Community-driven markets can be Augur’s first success story
This post assumes familiarity with Augur, the decentralised prediction market protocol built on Ethereum. For an overview, I recommend reading the project’s whitepaper: https://www.augur.net/whitepaper.pdf.
What is a prediction market?
On their website, Augur describes itself as “a prediction market protocol owned and operated by the people that use it”.
Becoming a globally known prediction market is the potential end result for Augur, but underlying the protocol consists of relatively simple ideas for creating, participating in, and verifying the results of, markets in an open and trustless fashion. Through betting on those markets, once sufficient liquidity builds, those market can be considered odds of future events — prediction markets.
The current state of Augur
Technologies seldom develop in isolation, but in a series of infrastructure-application-infrastructure cycles. New infrastructure enables new applications and those applications in turn demand more infrastructure for their full potential to be realised.
Augur’s cycle started off with the of introduction of Ethereum. Smart contracts enabled Augur to be built, but price volatility of Ethereum hinders Augur from reaching its full potential. Thus, new infrastructure for decentralised cryptocurrencies like MakerDAO’s DAI being implemented is a crucial building block for the Augur protocol to become more useful.
Today, Veil.co and Guesser.io are making it simpler to use Augur. However, due to MetaMask and other Web3 wallets still being a clunky user experience for most non-technical users, these services are unlikely to compete with traditional services on UX/UI alone. Further, for a new service to be adopted globally, it cannot be an incremental improvement over existing services, but something that is 10x better.
If user experience is not what Augur or other UIs that connect to the protocol can hang their hat on, what’s the best path in the short- to medium-term for the growth and success of the protocol?
Online communities will unleash the power of Augur
Circle’s research report outlines the benefits commonly attributed to decentralised prediction markets:
- Potential for lower fees. For example, a typical betting site will charge 3–7% on every market. For Augur, can be an order of magnitude lower once liquidity improves.
- Global participation. Access to many markets is limited by geography and capital costs.
- Censorship-resistance. Centralised prediction markets have previously been shut down, and are limited in the number of markets they can offer.
- New markets. Potential to create markets that do not exist today, because they are costly to create.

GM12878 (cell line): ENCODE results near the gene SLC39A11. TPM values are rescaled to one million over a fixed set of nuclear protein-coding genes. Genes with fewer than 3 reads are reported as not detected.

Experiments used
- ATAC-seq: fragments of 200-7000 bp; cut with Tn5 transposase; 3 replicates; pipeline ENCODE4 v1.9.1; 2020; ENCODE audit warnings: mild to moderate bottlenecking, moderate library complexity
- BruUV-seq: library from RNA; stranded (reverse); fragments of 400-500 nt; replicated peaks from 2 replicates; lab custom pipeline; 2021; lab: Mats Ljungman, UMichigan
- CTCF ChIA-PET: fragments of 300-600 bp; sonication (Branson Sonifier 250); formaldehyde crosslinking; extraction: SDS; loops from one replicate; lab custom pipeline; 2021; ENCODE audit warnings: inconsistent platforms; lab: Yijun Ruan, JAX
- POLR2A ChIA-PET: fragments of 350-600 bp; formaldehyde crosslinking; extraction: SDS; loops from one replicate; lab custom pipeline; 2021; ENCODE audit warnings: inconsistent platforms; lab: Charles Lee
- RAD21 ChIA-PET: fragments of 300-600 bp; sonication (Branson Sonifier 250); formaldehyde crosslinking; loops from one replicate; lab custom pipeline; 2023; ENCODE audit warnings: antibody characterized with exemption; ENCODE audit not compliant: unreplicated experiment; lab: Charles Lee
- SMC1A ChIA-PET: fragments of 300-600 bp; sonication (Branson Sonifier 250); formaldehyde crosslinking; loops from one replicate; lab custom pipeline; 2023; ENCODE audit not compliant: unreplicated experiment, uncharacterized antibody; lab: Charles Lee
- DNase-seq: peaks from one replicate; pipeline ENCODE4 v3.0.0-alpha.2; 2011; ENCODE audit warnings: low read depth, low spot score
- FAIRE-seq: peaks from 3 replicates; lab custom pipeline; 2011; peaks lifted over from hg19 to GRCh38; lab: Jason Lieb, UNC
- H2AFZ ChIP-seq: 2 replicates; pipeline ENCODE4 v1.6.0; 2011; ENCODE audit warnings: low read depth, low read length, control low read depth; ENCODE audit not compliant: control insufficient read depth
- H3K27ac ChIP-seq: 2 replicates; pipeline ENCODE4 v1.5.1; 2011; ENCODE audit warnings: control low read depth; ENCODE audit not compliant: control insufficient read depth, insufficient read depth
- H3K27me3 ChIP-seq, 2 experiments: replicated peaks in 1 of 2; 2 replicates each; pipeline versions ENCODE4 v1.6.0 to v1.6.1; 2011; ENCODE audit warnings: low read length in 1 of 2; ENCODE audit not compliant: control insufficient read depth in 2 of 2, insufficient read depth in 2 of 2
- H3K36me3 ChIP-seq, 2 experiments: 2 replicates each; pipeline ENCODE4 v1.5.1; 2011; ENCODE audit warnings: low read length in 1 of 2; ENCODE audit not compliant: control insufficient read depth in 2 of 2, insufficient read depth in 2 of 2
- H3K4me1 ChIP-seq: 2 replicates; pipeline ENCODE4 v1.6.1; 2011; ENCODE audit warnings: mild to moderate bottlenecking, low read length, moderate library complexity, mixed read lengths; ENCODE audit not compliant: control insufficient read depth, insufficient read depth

The feature that is perhaps the most interesting is the ability to create new markets, since creating new markets is the crypto-native feature of the protocol and not an improvement on existing services of centralised operators.
One thesis for building a killer application on Augur would be to think about how online communities could use the protocol as a tool to express ideas and arguments in discussion, through the creation of markets.
To give a practical example — I’m a big NBA fan and spend time on NBA Reddit (a community of 1.8 million subscribers). Every front office decision, when it comes to trades and player signings, is argued about and analysed to exhaustion — and this is going on 24/7 and 365 days a year.
It’s easy to imagine these arguments being turned into markets. For example, post-trade a market could form for a team’s win total in seasons three-to-five years from today. Users who are confident that the trade was good for the long-term could then put their money where their mouth is, and trade their insight on a market. Being able to put skin in the game in markets that are created by (and for) the community brings a creates a new means of expression online.
Communities that fill the following criteria are important to engage and onboard into Augur:
- Global and large community.
- Active storylines 24/7 that continuously evolve 365 days a year.
- Subjective (but fanatic) thoughts and objectively verifiable results.
- Reasonably tech-savvy and young demographic.
The first runaway success of Augur could be the UI (or tool) that best enables the formation of community-driven markets. Finding a way to put a tool like Augur into the hands of these communities drives a unique bottom-up approach to the creation of new financial markets.
Markets live from liquidity, and the straightforward way to create that liquidity for novel markets is through virality. Viral effects around new content and topics happens organically within online communities every day.
Augur has a learning curve (beyond UX) that is tied to how people learn to convert ideas into markets. Like Twitter’s character limit or Snapchat’s short videos, Augur’s format for creating markets both limits the kind of behaviours it enables, while enabling creativity to emerge. This is why it may be hard to forecast beforehand what markets are born.
The ideas in this post are intended to highlight Augur’s capabilities as a platform and the development of decentralised prediction markets. Companies providing interstate betting services are currently illegal in the US and that may place a barrier to adoptio for companies operating on Augur.